We visited Nadeshiko Sushi in Akihabara

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Just off the main road in Akihabara, Tokyo, there is a sushi restaurant called “Nadeshiko Sushi”, which is exclusively staffed by women. This is unusual as sushi chiefs are usually male, and this allowed them to become somewhat of a spectacle when they opened about 8 years ago.

Inside, there is seating for 15 people around an L shaped counter as well as a few small tables. There was a nigiri sushi board (or nigiri-dai) around the middle of the counter, which was staffed by two female sushi chiefs wearing colourful kimonos.

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We ordered a meal costing 3500 yen, consisting of sushi, soup and salad.

My daughter and I visited for an early weekday dinner around 6pm, with only one other customer at the counter at the time. I ordered a 3500 yen meal set, which consisted of some nigiri sushi, salad, and soup, as well as three sushi rolls and edamame. The restaurant serves alcohol, but we had more things to do later that day, so I settled for a cup of oolong tea. The restaurant has a traditional sushi restaurant interior, with pine panels, some more intricate than others, and light-coloured paint on the walls. The interior designer decided not to capitalise on the stores location, which is the centre of anime culture in Japan, which can be either a selling point or a missed opportunity depending on who you ask. I found it to be a calming place to be, with a good atmosphere.

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The salad arrived before too long as I sipped my tea and ate the edamame. The salad was based on rocket, seaweed and Japanese mustard leaves, with small cubes of salmon, squid and tuna drizzled with a sour Japanese salad dressing. I asked the chef if I could take a picture of her, she agreed and smiled bashfully.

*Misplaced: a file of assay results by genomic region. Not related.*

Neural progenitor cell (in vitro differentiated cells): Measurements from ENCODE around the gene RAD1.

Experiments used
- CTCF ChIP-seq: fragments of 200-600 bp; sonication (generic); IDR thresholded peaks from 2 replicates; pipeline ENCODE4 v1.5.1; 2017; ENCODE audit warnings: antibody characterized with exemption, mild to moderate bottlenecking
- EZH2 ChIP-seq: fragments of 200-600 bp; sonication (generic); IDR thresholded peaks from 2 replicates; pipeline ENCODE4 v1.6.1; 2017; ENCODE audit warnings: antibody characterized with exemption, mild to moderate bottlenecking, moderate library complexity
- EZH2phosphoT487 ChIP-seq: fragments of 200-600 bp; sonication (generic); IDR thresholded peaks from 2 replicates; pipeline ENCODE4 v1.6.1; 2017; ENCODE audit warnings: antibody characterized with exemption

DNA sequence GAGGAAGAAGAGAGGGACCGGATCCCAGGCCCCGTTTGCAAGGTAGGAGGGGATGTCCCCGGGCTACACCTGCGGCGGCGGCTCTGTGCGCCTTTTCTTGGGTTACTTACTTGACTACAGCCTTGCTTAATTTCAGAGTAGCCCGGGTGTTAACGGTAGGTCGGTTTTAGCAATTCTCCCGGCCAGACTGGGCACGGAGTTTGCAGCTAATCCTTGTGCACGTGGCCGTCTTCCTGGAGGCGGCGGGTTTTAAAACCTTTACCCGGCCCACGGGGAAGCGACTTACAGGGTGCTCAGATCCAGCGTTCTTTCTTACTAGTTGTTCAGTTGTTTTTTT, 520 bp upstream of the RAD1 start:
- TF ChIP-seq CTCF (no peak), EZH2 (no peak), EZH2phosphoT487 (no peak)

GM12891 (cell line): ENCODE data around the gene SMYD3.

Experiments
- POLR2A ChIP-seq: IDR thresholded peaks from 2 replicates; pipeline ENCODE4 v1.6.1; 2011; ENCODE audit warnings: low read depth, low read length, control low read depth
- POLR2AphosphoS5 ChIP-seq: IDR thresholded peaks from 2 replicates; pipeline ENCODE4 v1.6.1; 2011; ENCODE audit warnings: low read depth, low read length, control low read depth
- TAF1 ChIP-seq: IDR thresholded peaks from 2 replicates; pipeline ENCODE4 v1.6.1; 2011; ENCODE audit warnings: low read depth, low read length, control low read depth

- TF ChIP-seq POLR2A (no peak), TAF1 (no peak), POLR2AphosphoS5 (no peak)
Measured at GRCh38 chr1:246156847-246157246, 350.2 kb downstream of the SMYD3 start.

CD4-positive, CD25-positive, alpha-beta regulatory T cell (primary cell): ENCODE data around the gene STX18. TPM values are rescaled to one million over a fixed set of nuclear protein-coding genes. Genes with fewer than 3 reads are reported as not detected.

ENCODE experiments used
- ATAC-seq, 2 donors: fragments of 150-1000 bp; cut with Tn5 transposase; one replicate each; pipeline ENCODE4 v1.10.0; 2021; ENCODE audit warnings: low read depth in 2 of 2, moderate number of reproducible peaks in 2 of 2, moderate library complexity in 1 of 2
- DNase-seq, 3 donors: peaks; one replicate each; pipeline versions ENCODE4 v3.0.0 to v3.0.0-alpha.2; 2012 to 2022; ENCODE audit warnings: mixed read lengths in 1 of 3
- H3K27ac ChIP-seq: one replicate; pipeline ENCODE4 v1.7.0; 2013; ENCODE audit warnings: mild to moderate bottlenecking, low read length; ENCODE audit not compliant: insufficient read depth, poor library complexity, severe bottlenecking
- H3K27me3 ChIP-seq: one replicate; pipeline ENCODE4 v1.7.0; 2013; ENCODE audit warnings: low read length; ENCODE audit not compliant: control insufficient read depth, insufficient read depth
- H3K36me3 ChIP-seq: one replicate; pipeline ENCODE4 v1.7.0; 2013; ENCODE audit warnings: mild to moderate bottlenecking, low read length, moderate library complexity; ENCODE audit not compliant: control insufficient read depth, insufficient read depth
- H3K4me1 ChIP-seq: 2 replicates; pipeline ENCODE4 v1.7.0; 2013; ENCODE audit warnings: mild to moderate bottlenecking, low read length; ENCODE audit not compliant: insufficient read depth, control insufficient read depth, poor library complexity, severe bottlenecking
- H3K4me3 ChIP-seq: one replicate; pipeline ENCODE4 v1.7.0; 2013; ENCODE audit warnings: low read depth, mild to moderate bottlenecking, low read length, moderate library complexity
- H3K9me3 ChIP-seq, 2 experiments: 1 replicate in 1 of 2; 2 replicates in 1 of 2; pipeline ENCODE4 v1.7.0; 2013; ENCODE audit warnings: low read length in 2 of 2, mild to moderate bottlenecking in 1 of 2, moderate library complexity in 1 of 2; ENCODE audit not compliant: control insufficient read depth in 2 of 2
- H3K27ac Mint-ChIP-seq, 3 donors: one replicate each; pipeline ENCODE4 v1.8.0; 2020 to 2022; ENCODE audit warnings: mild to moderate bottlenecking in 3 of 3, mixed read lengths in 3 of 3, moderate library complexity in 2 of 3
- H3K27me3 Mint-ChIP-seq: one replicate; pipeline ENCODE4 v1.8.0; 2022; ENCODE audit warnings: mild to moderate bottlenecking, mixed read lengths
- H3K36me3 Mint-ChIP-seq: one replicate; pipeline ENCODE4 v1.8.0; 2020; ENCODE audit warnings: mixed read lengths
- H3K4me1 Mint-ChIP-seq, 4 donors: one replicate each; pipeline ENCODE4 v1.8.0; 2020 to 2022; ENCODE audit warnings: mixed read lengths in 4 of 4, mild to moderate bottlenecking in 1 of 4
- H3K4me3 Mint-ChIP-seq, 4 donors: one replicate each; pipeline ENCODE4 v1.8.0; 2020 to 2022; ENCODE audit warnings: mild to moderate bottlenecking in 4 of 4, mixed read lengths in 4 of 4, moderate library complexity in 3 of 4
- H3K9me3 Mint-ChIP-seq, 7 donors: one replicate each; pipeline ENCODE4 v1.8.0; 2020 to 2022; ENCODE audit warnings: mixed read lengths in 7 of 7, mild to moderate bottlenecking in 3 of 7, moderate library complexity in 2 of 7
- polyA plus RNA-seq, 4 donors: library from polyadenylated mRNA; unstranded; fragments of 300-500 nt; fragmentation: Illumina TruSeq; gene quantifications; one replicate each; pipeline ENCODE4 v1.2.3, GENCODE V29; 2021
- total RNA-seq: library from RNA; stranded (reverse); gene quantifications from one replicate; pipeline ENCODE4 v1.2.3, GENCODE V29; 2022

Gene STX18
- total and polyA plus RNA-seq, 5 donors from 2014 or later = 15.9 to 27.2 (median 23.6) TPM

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The sushi section of the set meal consisted of 10 nigiris and a tekka-maki. The nigiris were the standard fish you’d see in a meal like this; the likes of tuna, salmon, squid and sea bass. There was also one seasonal fish included, which was bonito, which is in season during the monsoon season. I started with my favourite, squid nigiri, which had a shiso leaf underneath the slice of squid. There was also a flounder nigiri, lightly broiled and topped with green onion, which went well with lemon salt.

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My daughter ordered three additional sushi rolls: broiled tuna and garlic, mackerel and lotus root, and shrimp with cream cheese. All of them were delicious, with the tuna and garlic standing out as exceptional. I’ll probably making this at home some time.

We ended with the soup, which was made of shiitake mushroom, seaweed, and shellfish. The meal was quite filling, and as I was thinking of leaving the store started to fill up with that night’s diners. On the way back to the hotel, I found a vending machine selling oden stew in a can, which I bought as a souvenir.

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When the store opened, the fact that a sushi restaurant was run exclusively by women was controversial. But the success of Nadeshiko sushi should be proof that anyone can do what they want as long as they have the necessary skills to do so. If you’re ever in the area, give Nadeshiko sushi a try.

 
Narihito MatsunagaComment